wlog_record_write() is the main routine for putting a wlog_rec into the history file. The caller is responsible for supplying a fully initialized wlog_rec structure. If offset is < 0, the record will be appended to the end of the history file. If offset is >= 0, the record will be written at the indicated offset. This, along with the w_done field in the wlog_rec structure, provide a mechanism for 'pre-logging' a write, doing the write operation, and then overlaying the original record with the w_done flag set to 1. This is useful for async writes which may not complete in a timely manner. It is also useful for seeing which write operations were pending at the time of a system crash - the ones whose w_done flag is 0 have not yet been verified as complete. The return value from wlog_record_write() is the offset in the history file at which the record was written.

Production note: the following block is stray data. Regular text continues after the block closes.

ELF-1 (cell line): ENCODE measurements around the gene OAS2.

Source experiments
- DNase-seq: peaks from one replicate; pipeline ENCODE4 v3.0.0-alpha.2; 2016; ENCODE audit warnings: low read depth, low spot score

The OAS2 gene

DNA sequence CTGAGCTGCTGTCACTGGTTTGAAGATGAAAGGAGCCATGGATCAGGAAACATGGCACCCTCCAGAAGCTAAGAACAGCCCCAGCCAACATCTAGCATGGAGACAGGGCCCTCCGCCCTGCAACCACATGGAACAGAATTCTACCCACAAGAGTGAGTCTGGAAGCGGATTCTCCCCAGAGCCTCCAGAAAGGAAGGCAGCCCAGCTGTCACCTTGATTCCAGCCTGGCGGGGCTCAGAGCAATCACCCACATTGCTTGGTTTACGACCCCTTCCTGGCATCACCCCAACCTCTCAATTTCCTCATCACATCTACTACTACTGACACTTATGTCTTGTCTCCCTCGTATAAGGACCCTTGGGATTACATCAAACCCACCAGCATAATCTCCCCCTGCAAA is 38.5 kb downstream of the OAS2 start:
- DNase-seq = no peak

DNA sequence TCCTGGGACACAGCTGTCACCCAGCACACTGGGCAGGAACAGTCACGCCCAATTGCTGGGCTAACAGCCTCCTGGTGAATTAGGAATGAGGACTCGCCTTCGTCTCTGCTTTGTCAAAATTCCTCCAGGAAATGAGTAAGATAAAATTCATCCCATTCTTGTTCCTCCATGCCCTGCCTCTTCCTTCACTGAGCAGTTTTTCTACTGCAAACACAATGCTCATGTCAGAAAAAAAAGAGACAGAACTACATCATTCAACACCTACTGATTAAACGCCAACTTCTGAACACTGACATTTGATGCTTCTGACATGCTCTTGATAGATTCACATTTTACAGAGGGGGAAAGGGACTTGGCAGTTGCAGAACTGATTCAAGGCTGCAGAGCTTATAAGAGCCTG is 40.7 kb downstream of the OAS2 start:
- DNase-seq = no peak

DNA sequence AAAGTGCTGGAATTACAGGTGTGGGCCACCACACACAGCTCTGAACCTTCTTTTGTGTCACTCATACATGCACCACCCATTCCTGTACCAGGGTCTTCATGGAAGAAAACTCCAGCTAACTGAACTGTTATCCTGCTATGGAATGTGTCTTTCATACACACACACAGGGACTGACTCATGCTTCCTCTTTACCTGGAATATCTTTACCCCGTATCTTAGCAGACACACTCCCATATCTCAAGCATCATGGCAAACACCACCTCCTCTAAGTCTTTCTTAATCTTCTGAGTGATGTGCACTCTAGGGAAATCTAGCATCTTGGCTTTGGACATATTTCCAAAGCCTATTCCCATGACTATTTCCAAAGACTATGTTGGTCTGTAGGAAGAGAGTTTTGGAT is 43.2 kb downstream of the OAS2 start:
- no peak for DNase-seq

wlog_scan_backward() can be used to conveniently scan a write history file. The routine scans the file in reverse order (ie. first record written is scanned last). For every record found, the user supplied function is called with 2 parameters: the read record, and an arbitrary word passed in by the user. This word may be interpreted however the user desires. If nrecs is greater than 0, up to nrecs will be scanned. The user supplied function should return 1 of the following: WLOG_STOP_SCAN, or WLOG_CONTINUE_SCAN. WLOG_STOP_SCAN provides a way for the user supplied function to prematurely abort the scanning process. WLOG_CONTINUE_SCAN instructs wlog_scan_backward() to continue scanning the next record.